The difference is important. Channel-based audio is limited by the number of speakers that were in use when the content was created. Can you split stereo into surround? Sure. Can you take surround and upmix it to overhead speakers? Somewhat. But can you take stereo and try to create a realistic and accurate Atmos mix? Not really.
Object-based audio is created without concern about the placement of speakers. No matter how many speakers we add in the future, the sound object will be unchanged. We’ll just be able to more precisely place that sound. It is essentially futureproofing our sound mixes. This is surely one of the most transformative new AV products released in the last decade!
A decade ago (more or less) Audyssey offered the only room correction system that used Finite Impulse Response (FIR) filters. It was a revolution. Fast forward to today, and YPAO (from Yamaha) and Dirac have both started using the same technology. You might think that everyone using FIR filters would be a bad thing. We disagree. Currently, there really isn’t a better solution out there (though we are sure everyone is working on it). For a long time, we only wanted to recommend Denon and Marantz (and for a while Onkyo) receivers because Audyssey was so much better than all the other room correction programs.
Now, you have options. If you love the look or interface of one receiver over the other, their room correction is probably good enough. Having more options is great, especially seeing how poorly HDMI 2.1 has been rolled out. With options, you can get the receiver that has the inputs you want, with a room correction program that will actually make things sound better. If you don’t think that room correction programs have been transformative in the AV industry, you haven’t used one of these products in the last decade.
Subwoofers In General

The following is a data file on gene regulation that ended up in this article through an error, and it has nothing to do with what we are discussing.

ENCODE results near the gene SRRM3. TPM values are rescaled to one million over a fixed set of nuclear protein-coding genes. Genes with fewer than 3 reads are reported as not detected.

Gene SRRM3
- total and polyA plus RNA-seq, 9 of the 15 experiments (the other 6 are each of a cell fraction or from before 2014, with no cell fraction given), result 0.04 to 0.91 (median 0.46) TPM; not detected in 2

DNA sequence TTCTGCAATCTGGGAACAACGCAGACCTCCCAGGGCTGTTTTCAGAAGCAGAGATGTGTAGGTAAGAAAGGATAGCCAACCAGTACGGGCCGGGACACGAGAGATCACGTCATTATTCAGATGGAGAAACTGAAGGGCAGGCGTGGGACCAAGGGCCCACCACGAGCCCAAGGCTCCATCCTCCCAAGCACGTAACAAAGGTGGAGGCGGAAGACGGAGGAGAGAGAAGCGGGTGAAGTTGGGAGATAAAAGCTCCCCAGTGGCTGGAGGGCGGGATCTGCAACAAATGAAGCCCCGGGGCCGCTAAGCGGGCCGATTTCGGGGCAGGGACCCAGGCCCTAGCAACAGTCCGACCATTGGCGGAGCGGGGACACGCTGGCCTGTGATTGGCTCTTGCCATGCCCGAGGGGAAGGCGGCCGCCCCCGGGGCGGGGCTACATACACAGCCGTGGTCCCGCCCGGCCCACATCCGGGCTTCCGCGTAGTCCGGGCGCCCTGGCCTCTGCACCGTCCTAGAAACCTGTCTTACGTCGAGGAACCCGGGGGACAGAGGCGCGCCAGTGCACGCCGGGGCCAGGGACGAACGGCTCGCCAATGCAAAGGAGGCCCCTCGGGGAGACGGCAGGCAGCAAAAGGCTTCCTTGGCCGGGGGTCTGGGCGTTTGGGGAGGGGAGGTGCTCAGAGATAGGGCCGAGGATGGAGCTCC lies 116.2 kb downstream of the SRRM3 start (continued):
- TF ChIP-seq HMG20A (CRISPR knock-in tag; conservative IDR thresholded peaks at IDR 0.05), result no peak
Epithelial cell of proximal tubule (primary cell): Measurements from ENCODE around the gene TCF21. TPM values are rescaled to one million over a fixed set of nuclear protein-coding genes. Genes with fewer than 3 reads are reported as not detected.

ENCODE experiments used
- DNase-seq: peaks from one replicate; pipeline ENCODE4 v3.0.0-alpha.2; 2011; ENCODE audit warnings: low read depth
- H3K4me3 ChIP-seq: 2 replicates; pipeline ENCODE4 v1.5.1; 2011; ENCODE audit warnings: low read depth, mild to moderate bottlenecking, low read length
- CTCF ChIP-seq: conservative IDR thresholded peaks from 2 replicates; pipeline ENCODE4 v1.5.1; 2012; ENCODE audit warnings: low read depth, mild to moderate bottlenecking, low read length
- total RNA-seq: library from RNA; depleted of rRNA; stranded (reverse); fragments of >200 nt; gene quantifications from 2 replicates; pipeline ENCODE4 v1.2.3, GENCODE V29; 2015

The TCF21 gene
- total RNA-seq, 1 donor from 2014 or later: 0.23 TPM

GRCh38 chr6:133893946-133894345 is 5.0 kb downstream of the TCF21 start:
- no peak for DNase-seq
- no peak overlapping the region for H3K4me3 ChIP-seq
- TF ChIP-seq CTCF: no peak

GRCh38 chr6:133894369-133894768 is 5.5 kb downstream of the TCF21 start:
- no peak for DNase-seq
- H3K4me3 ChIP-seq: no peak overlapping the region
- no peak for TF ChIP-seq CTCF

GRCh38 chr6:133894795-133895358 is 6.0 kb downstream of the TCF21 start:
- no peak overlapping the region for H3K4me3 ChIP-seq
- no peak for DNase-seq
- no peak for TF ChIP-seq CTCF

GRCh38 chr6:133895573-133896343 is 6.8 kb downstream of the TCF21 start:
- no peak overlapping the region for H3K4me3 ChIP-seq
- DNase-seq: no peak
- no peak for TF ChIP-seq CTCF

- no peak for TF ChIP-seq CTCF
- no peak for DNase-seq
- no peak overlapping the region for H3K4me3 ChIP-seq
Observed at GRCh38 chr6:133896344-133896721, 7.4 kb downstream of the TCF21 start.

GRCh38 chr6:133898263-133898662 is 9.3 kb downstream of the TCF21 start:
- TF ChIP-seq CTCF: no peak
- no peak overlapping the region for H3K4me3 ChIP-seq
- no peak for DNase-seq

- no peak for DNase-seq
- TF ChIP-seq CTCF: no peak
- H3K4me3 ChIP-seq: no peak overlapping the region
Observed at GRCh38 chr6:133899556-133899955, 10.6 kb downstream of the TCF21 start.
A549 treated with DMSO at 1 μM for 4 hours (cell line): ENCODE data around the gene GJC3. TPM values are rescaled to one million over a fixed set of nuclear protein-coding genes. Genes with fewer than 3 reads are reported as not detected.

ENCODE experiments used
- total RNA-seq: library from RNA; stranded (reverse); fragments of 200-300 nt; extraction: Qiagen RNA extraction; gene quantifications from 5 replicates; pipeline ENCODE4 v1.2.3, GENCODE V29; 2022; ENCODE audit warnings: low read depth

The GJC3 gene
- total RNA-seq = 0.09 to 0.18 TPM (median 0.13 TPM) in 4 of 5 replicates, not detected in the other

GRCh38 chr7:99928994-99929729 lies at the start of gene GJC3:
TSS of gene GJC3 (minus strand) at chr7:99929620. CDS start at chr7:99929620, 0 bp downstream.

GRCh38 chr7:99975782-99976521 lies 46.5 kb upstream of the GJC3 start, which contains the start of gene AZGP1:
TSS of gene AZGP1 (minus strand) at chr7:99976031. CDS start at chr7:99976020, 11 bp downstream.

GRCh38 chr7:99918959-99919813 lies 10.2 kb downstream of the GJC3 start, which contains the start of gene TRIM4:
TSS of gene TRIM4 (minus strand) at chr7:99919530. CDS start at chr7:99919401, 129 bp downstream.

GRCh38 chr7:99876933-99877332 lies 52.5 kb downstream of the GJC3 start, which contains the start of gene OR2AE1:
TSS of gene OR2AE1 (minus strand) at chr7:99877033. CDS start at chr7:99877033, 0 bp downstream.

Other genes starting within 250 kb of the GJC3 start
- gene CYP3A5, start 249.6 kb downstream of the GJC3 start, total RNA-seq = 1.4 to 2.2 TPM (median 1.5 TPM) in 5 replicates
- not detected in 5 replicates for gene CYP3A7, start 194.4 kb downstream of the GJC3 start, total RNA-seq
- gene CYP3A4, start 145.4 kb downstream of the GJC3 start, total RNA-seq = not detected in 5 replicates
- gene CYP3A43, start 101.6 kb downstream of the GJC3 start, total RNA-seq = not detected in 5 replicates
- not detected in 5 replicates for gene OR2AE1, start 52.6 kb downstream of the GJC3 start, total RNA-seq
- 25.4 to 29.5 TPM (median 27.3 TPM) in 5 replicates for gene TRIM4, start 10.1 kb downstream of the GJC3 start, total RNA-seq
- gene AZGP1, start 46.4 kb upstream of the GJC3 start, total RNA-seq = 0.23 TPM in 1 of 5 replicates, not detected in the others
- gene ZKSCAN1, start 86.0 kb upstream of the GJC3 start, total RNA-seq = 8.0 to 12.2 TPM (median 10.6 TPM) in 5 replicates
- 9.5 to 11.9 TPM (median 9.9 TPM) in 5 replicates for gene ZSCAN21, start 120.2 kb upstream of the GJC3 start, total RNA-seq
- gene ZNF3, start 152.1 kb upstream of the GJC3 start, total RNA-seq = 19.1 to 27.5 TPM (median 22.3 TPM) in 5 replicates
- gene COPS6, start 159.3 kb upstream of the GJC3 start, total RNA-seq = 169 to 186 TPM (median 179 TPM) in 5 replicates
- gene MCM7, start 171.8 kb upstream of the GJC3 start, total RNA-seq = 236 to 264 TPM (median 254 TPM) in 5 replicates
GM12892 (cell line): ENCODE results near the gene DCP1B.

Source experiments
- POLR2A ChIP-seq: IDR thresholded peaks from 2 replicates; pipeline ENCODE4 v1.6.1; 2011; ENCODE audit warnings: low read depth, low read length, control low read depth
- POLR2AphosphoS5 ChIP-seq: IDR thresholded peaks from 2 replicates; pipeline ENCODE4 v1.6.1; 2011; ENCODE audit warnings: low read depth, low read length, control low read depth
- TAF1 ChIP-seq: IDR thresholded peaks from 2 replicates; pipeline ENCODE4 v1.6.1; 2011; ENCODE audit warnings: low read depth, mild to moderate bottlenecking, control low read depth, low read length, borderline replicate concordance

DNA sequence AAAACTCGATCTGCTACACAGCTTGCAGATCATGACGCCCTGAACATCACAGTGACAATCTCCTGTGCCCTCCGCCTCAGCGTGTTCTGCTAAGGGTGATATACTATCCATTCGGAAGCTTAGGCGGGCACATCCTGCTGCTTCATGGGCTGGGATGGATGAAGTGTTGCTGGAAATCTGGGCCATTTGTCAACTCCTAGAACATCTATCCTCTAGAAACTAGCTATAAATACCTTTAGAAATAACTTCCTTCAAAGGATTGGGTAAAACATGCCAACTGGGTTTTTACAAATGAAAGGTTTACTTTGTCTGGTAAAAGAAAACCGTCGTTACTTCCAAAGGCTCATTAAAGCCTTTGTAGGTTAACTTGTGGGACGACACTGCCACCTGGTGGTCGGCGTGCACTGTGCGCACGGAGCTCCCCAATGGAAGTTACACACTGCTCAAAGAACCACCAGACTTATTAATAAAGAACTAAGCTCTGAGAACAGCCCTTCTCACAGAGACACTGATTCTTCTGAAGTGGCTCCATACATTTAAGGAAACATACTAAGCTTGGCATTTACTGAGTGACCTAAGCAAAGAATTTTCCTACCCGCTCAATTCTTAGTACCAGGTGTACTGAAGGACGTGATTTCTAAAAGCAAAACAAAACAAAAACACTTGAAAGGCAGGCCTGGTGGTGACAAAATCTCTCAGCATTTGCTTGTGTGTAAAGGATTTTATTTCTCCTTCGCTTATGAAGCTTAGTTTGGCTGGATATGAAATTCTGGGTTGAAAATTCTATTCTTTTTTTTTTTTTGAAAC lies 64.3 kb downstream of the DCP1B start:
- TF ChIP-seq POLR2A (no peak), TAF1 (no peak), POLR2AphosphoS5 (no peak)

Subwoofer technology really hasn’t changed that much in the last decade. If you want big bass, you need a big driver in a big box with a big amp. But what has changed is pricing. SVS led the way with powerful and yet affordable subwoofers. For many years, I really didn’t have very many other companies to recommend. But things have changed.
We are seeing more features being added to subwoofers. SVS has added app control to nearly every subwoofer in their line. We are seeing smaller subs with more output at lower prices. We are even seeing online companies (like SVS) transitioning into big-box stores without raising their online prices.
There are more and more companies out there that have reasonably priced but powerful subwoofers. Research has given us new insight into how to get very even bass in every seat in our home theaters. Subwoofer prices and options have never been better.
There have probably been more AV products in the last decade that have been as transformative as the ones we’ve mentioned here. We’re sure you’ll let us know in the comments. But these are the few that came to our minds. Just looking back over our list gets us excited for the future. How about you? What AV products do you think have been the most important in the last decade? What products do you think we should keep an eye out for?